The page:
Female Sexual Pleasure
Recent research reminds us of abundant possibility for female sexuality.
Posted September 15, 2013 | Reviewed by Ekua Hagan
Some people call it “the love button” or “the little man in the boat.” But the clitoris, the pivotal organ of female sexual response, is hardly little.
Many people assume that all there is to the clitoris is what they can see, a sensitive little button of flesh ensconced between the labia under the hood of its foreskin. Helen O’Connell, an Australian urologist, has changed that. Using modern imaging techniques, O’Connell (2005) has shown that there is much more to the clitoris than meets the eye.
It turns out that the entire clitoris is a wishbone-shaped structure about 3 ½ inches in length and 2 ½ inches in width. The glans of the clitoris is the visible tip that protrudes at the top of the female genitalia. But the clitoris extends into the body and then splits downward into two leglike parts, the crura, which are composed of erectile tissue and are adjacent to the vagina and urethra. As O’Connell puts it: “The vaginal wall is, in fact, the clitoris. If you lift the skin off the vagina on the side walls, you get the bulbs of the clitoris — triangular, crescent masses of erectile tissue."
This knowledge has begun to change our understanding of female sexuality. It makes the clitoris central to sexual responsiveness but also shows how the clitoris is integrated with other parts of female genitalia. Freud posited that mature women transfer the center of sexual responsiveness from the clitoris to the vagina. But now we know that parts of the clitoris we cannot see are adjacent to the anterior wall of the vagina, and can receive stimulation either through the vagina, urethra, or anus. So perhaps a different part of the clitoris gets more stimulated during sexual intercourse than in masturbation, but the pleasure is still clitoral.
And the mysterious G-spot at the front of a woman’s vagina may actually be a spot in some women where stimulation strongly affects the clitoris. There is still much work to do before we understand how the clitoris is connected with other anatomical structures, the circulatory system, and the nervous system.
You might think that you could consult an anatomy textbook and get those facts. But many anatomy textbooks give inadequate information about the clitoris or neglect to mention it at all. The 1901 edition of Gray’s Anatomy, one of the standard anatomical guides, illustrates only a tiny protrusion on the female genitalia with the label “clitoris.” The 1948 edition banishes the protrusion altogether—there is no clitoris at all! Somehow, over time, knowledge about the clitoris was forgotten, ignored, or deemed inconsequential.
This loss of knowledge about the clitoris has happened many times in history. Although O’Connell’s recent descriptions of the clitoris have been hailed in the press as new discoveries, O’Connell herself notes that her findings are not so new. In 1844, the German anatomist, Georg Ludwig Kobelt, provided a comprehensive and accurate description of clitoral anatomy in his book The Male and Female Organs of Sexual Arousal in Humans and some other Mammals. The details are not as vividly portrayed as those by modern MRI scans, but Kobelt was precise and thorough, and the basics are all there.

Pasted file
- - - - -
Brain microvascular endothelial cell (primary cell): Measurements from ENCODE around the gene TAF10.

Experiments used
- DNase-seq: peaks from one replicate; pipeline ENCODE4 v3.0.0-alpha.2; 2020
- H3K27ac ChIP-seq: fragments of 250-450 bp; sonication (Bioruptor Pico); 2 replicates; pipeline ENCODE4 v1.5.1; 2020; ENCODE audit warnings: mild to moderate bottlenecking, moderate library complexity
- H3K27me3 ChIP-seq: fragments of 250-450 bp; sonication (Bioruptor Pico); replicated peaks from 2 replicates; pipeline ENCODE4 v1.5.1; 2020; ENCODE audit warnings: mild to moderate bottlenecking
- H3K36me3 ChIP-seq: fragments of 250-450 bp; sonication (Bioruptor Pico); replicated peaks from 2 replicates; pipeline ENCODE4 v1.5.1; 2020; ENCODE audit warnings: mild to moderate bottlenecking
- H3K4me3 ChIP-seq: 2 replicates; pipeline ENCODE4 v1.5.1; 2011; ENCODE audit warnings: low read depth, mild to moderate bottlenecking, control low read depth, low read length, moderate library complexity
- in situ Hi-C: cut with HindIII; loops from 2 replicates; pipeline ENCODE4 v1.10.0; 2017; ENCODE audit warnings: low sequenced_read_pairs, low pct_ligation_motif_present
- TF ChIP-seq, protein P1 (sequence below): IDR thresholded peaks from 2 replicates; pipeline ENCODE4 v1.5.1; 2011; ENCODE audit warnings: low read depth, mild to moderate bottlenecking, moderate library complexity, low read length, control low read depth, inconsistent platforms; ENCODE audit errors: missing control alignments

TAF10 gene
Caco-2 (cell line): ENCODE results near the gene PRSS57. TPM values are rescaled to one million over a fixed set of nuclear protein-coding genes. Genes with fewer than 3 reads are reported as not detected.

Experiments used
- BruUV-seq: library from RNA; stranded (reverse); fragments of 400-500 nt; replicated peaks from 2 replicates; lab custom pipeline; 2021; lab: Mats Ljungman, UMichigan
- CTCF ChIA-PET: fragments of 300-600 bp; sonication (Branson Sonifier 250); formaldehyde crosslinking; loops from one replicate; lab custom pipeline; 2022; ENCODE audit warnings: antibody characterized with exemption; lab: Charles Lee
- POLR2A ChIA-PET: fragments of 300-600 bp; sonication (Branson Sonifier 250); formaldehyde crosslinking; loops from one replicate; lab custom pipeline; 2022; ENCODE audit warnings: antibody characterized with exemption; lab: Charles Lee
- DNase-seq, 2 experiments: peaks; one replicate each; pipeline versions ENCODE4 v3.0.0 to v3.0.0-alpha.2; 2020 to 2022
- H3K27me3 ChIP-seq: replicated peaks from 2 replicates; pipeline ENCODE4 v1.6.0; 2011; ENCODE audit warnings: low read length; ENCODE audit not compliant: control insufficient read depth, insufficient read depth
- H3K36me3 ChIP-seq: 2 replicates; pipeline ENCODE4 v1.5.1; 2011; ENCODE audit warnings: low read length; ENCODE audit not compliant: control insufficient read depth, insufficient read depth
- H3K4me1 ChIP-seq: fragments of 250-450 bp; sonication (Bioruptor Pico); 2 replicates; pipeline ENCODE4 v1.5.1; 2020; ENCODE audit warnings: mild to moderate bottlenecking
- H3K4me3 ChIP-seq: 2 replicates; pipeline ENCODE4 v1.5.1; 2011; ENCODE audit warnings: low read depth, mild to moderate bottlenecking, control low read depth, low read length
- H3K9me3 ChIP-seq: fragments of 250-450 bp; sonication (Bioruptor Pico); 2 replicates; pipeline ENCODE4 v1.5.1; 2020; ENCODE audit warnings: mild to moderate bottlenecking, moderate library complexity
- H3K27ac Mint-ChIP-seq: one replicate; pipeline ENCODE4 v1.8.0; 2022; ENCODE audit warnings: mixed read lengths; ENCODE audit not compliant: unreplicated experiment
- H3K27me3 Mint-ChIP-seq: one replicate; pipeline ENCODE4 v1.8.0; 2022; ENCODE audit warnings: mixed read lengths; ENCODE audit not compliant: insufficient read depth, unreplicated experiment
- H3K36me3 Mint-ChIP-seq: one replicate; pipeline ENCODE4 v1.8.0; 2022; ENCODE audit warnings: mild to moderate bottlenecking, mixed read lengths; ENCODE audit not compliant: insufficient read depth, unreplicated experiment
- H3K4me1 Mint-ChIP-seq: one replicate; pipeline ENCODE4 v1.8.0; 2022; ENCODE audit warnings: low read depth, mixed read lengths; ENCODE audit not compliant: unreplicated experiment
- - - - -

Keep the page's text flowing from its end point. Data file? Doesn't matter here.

So how did Kobelt’s discoveries about the clitoris become the objects of neglect? One might expect that a science-like anatomy would be concrete enough that it could not adjust its facts based on psychological issues. But that does not seem to be the case. How can we explain the inconsistent attention accorded the clitoris? Why do facts about a fundamental human organ get lost or suppressed repeatedly?
One issue may be the sex of anatomists. Most anatomists have been men. Are men more concerned with organs of male sexual responsiveness than those of women? It is hard to imagine that if a woman were in charge of an anatomy textbook, she would leave out the clitoris.
Does male privilege in our society extend to deciding which facts about human sexuality can be known and considered important? Freud himself referred to the “dark continent” of female sexuality. He noted that the details of female sexual anatomy are not as visible as those of the male. But visibility is not enough of an explanation. Anatomists have paid a great deal of attention to the male prostate gland, which is not visible at all from the exterior body.
Perhaps the problem is a fear of sexuality itself. The clitoris is the only human organ whose sole function is sexual pleasure. The penis, besides sexual pleasure, has the tasks of urination and fertilizing the ovum. Is there something troubling about pure sexuality and a wish to eliminate an organ with no other “practical” purpose?
The Greek myth of Tiresias is relevant. Tiresias lived first as a man, then as a woman, and then as a man. The gods Zeus and Hera were arguing about who gets more pleasure in sex, men or women. They asked Tiresias, and he replied, “Of 10 parts a man enjoys one only.” The statement that women enjoy sex 10 times more than men was troubling, and Tiresias was struck blind.
Do men have a psychological need to diminish female sexuality? Do men envy the power of a woman’s eroticism? Perhaps men wish to deny that females can have multiple orgasms, thanks to an organ devoted exclusively to pleasure, and so they make that organ small and insignificant or erase it from the textbooks entirely.
Men try to form-fit a woman’s anatomy to a male standard and describe it in male-centric terms. Why, after all, is the clitoris referred to as “a little man” rather than “a little woman?” The “little man in the boat” may actually be better described as a full-sized lady standing solidly on the terrain around her and joyfully moving with whatever dances come her way.